The U.S. Department of Justice has put Multnomah County, the state of Oregon and 27 other jurisdictions on notice that their sanctuary policies may cost them federal money.
DOJ officials issued the warning in a letter Wednesday. It said local and state governments are violating the federal law known as 8 USC 1373, which promotes information-sharing for immigration enforcement and bars local and state governments from passing laws that limit communication with the federal government about immigration status.
President Trump issued an executive order soon after taking office in January declaring that cities, counties and states that don’t comply with 8 USC 1373 should stop receiving federal grant money. That order and the federal government’s power to stop funding communities with sanctuary laws is being debated in court. Portland and Seattle are among a number of cities that have sued the federal government over its attempt to crack down on sanctuary communities.
Multnomah County recently changed its policy to bar deputies from giving immigration agents any more information about jail inmates than the general public can receive.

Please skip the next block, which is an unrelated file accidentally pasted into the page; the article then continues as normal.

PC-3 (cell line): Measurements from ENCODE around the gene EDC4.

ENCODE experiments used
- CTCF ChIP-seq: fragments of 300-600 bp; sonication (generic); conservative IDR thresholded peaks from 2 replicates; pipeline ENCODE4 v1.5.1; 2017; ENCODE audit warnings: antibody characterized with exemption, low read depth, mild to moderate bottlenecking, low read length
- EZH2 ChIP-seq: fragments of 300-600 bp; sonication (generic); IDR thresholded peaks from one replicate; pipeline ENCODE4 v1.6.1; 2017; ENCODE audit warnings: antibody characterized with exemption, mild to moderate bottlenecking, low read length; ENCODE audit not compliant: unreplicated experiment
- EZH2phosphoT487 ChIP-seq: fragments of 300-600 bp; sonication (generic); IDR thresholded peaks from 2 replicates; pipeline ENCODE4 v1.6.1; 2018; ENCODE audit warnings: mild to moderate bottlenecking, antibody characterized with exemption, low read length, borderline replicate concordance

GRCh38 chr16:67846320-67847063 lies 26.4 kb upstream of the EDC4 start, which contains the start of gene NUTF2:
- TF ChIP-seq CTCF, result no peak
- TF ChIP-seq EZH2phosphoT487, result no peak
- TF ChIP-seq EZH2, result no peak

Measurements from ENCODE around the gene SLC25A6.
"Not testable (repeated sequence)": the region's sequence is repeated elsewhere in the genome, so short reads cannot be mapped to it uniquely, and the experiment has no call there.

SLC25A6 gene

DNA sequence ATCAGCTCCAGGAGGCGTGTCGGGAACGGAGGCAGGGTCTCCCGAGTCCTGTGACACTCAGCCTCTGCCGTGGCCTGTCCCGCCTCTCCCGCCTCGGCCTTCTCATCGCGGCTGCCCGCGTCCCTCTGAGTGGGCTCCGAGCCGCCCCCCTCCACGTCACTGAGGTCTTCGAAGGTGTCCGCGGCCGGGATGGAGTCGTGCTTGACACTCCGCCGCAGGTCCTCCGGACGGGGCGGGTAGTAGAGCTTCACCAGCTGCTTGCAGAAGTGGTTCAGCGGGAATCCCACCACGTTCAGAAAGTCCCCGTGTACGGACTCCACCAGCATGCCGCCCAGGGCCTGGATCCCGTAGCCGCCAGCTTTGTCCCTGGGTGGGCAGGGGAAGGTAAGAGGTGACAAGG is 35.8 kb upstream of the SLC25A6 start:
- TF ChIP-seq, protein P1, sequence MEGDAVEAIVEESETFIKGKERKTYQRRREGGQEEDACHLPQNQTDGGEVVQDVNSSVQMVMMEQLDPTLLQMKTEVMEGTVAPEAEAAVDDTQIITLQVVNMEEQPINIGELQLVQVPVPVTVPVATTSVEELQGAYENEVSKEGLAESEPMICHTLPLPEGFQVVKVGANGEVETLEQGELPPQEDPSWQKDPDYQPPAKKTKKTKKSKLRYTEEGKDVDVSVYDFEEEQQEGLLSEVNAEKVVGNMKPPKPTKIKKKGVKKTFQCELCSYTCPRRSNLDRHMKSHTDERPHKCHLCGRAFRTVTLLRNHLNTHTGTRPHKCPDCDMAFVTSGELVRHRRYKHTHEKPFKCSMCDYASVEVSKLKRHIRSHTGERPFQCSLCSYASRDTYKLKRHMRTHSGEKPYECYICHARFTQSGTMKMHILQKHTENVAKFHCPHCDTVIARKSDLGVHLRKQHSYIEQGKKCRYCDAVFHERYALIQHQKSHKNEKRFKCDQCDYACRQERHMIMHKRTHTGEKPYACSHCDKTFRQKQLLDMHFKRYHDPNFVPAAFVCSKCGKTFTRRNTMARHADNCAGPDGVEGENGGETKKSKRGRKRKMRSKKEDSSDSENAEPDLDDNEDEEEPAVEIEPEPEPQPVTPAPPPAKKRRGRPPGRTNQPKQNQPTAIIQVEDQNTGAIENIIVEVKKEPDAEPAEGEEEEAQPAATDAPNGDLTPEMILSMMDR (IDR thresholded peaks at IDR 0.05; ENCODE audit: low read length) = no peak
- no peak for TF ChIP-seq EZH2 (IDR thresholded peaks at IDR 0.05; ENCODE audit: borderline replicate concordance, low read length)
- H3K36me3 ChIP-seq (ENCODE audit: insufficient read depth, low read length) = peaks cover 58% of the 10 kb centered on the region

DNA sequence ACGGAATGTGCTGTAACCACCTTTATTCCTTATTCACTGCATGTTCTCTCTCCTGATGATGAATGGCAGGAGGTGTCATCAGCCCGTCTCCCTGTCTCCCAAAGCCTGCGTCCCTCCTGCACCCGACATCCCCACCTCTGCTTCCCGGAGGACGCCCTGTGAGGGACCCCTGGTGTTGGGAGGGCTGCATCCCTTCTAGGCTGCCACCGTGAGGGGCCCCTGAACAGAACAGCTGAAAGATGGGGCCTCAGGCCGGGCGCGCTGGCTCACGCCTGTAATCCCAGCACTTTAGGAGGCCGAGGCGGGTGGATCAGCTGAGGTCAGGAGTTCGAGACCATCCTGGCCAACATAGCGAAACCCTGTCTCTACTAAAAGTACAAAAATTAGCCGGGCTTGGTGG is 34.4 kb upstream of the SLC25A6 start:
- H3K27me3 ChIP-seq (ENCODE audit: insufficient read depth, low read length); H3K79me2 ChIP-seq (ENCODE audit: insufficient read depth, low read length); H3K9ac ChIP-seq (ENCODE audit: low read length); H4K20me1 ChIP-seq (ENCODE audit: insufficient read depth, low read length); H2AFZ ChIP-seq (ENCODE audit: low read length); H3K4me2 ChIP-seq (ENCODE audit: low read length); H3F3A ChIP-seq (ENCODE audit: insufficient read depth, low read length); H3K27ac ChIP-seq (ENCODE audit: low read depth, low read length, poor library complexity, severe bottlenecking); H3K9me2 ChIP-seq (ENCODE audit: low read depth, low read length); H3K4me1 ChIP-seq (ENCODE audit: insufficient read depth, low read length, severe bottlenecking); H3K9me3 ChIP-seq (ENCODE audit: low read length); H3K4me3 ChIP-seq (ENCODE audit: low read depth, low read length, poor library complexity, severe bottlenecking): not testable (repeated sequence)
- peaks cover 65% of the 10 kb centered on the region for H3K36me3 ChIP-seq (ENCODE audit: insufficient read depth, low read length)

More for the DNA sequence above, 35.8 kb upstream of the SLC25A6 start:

Oregon law restricts local and state police from working with federal immigration agents to pursue people whose only crime is entering the country illegally.
Oregon Gov. Kate Brown shot back at the letter Wednesday.
“Oregon’s laws are in place to uphold the civil rights of all Oregonians, and the federal government cannot, under the U.S. Constitution, force state law enforcement officers to implement the policies of this administration,” Brown said in a statement.
The Oregon Legislature expanded its sanctuary protections this summer with a bill that gave public bodies the right to withhold information about a person’s citizenship status unless required by state or federal law, such as when determining whether someone is eligible for certain government benefits.
In letters to Multnomah County and the state, acting Assistant Attorney General Alan Hanson asked for an explanation of the county and state policies and assurances that they do not violate 8 USC 1373. He gave the county and the state until early December to respond.
U.S. Attorney General Jeff Sessions has repeatedly accused so-called sanctuary cities and states of harboring criminals. He came to Portland this summer to urge city and state leaders to cooperate more with federal immigration enforcement efforts.
“These policies hinder the work of federal law enforcement, they’re contrary to the rule of law and they have serious consequences for the law-abiding residents of Oregon,” Sessions said. “I urge the city of Portland, the state of Oregon and every sanctuary jurisdiction to reconsider.”
Other communities put on notice by the Justice Department include Seattle, Los Angeles, San Francisco, Washington D.C., Illinois and Vermont.